JD/LLM students sweep prize for best comparative law paper a second time
Jane Tien JD/LLM '22 received the 2021 Phanor J. Eder prize from the Young Comparativists Committee of the American Society of Comparative Law, while Robin Liu JD/LLM '22 received the honorable mention.
For the second year in a row, students in Duke Law School’s JD/LLM in International and Comparative Law dual-degree program swept the honors in an annual competition recognizing the best student paper on comparative law.
Jane Tien JD/LLM ’22 was awarded the 2021 Phanor J. Eder Prize by the American Society of Comparative Law at the annual meeting of the organization’s Young Comparativists Committee on Oct. 23. Robin Liu JD/LLM ’22 received the honorable mention, which is presented to one student only.
Hayley Lawrence JD/LLM '21 was the winner of the 2020 Eder Prize, and Alexander Bednar JD/LLM '21 received the honorable mention.
“Teaching these fantastic students and their classmates in Duke's JD/LLM program was an enriching and rewarding experience,” said Holning Lau, a University of North Carolina law professor who taught Comparative Constitutional Law at Duke in 2019 and 2020.
Tien’s paper, "Fighting Words: Catalonia at the Language Instruction Crossroads," examined comparative constitutional language education rights in Spain and Canada. Tien currently works in the International Human Rights Clinic and is a submissions editor for the American Journal of International Law. She will join Debevoise & Plimpton in New York following graduation.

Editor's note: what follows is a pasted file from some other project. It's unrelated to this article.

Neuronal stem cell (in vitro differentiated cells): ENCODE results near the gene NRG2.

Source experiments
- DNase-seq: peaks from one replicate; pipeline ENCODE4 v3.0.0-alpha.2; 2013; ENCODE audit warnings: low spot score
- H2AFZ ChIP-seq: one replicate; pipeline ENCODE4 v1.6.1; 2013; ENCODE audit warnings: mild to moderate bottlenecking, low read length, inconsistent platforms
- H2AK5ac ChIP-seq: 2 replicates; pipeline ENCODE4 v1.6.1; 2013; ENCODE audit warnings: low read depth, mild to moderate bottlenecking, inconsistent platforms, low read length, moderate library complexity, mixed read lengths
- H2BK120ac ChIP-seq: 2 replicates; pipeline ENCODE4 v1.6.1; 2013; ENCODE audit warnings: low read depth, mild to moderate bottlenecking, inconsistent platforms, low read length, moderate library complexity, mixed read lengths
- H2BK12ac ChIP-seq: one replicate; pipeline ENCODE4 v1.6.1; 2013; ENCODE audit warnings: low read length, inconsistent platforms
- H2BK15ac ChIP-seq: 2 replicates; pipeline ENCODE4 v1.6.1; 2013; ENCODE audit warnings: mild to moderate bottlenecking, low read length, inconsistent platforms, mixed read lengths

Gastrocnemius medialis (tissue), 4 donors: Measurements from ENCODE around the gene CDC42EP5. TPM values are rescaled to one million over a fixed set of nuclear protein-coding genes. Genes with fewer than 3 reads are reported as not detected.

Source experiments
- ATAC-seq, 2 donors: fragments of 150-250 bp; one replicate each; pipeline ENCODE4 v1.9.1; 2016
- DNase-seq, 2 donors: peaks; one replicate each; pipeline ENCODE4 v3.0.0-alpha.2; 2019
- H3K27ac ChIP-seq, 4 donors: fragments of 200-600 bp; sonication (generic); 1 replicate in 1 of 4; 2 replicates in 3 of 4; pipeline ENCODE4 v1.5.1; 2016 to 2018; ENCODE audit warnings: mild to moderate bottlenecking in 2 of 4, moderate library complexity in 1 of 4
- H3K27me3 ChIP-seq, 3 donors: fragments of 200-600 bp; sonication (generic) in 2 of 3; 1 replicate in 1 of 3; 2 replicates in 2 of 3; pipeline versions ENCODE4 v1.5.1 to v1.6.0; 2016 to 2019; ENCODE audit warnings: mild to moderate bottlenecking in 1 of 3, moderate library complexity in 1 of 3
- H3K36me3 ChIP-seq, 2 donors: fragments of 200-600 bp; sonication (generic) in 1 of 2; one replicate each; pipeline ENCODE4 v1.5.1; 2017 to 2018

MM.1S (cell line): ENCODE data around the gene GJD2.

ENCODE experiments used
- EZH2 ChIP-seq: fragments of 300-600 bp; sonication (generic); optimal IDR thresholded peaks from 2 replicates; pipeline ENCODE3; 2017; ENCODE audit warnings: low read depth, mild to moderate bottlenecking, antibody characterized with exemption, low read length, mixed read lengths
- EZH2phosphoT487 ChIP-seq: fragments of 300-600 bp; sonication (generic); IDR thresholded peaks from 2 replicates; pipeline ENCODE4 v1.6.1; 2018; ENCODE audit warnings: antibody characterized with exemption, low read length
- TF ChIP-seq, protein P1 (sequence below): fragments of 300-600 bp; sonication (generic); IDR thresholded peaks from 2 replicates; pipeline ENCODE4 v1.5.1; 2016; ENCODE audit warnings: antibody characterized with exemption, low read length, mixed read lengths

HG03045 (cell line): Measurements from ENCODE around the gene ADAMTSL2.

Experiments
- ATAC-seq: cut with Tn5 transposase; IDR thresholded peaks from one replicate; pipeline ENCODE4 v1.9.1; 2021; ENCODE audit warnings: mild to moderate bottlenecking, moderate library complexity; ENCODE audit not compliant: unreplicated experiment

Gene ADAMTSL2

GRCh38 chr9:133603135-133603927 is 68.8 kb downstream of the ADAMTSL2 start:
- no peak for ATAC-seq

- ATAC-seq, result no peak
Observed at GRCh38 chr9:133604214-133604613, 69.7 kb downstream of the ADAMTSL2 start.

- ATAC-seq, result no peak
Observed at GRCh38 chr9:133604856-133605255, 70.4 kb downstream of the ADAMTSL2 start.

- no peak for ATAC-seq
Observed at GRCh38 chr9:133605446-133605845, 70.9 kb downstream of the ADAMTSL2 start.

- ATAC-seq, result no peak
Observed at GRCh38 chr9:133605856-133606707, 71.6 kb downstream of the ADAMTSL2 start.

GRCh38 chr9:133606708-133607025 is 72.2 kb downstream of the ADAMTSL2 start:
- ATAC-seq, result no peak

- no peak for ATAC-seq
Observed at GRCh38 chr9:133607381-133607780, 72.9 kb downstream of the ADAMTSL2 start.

“It is a great honor to be recognized by the Younger Comparativists Committee in the American Society of Comparative Law,” she said. “I'd like to thank Professor Lau for his guidance and support during the research and writing process.”
Liu’s paper, “Giving the People a Voice Where it Counts: A Presumption in Favor of Allowing Permanent Residents to Vote in Local Elections,” proposes extending voting rights in local elections to permanent residents. Liu works in the Immigrant Rights Clinic and is a member of the board of the Duke Journal of International and Comparative Law and a submissions editor for the American Journal of International Law. She will join White & Case in Washington, D.C., following graduation.
“I am grateful for receiving an honorable mention from the American Society of Comparative Law,” she said. “I hope my paper highlights the value in taking a comparative approach to solving shared problems. Although each place has a unique legal history, we can still learn greatly from other legal systems.”
The JD/LLM in International and Comparative Law is an integrated three-year program that combines rigorous legal training with in-depth study of global issues, opportunities to work and study abroad, and focused mentoring, networking, and career development. In the summer after the first year, students take upper-level classes at the Duke-Leiden Institute in Global and Transnational Law and also intern with a foreign law firm or legal organization.
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